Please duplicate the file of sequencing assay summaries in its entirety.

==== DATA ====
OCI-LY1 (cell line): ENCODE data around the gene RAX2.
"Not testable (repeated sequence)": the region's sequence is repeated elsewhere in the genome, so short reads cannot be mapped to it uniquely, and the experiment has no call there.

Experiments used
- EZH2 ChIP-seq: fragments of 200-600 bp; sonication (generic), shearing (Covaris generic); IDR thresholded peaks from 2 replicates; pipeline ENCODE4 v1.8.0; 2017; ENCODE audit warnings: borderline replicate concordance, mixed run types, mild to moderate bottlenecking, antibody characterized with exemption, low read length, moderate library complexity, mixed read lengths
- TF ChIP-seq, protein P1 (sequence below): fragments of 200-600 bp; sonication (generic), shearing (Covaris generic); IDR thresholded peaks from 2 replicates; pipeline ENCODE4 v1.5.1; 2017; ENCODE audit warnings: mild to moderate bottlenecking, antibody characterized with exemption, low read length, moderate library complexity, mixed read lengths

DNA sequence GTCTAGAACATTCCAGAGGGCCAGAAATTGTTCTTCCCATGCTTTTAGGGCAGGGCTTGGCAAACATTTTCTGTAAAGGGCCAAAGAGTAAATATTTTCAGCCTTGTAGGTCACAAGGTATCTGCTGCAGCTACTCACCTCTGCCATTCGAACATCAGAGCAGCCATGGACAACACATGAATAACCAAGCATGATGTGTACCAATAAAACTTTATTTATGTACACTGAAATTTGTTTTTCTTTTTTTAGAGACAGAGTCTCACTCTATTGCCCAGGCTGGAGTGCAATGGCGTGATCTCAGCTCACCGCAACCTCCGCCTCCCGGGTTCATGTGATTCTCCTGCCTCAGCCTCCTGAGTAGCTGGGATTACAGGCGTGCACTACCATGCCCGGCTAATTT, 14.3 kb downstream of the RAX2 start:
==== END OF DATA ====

OCI-LY1 (cell line): ENCODE data around the gene RAX2.
"Not testable (repeated sequence)": the region's sequence is repeated elsewhere in the genome, so short reads cannot be mapped to it uniquely, and the experiment has no call there.

Experiments used
- EZH2 ChIP-seq: fragments of 200-600 bp; sonication (generic), shearing (Covaris generic); IDR thresholded peaks from 2 replicates; pipeline ENCODE4 v1.8.0; 2017; ENCODE audit warnings: borderline replicate concordance, mixed run types, mild to moderate bottlenecking, antibody characterized with exemption, low read length, moderate library complexity, mixed read lengths
- TF ChIP-seq, protein P1 (sequence below): fragments of 200-600 bp; sonication (generic), shearing (Covaris generic); IDR thresholded peaks from 2 replicates; pipeline ENCODE4 v1.5.1; 2017; ENCODE audit warnings: mild to moderate bottlenecking, antibody characterized with exemption, low read length, moderate library complexity, mixed read lengths

DNA sequence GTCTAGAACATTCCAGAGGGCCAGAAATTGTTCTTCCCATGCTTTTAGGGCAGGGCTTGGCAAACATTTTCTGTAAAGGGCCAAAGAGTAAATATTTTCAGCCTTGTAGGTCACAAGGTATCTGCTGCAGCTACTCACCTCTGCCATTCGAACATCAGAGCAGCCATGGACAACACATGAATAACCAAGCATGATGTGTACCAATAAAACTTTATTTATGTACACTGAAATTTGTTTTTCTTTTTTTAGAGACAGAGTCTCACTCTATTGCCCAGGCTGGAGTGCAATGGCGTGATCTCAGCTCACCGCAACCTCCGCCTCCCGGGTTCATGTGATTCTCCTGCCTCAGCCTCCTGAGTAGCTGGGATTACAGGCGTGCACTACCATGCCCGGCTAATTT, 14.3 kb downstream of the RAX2 start: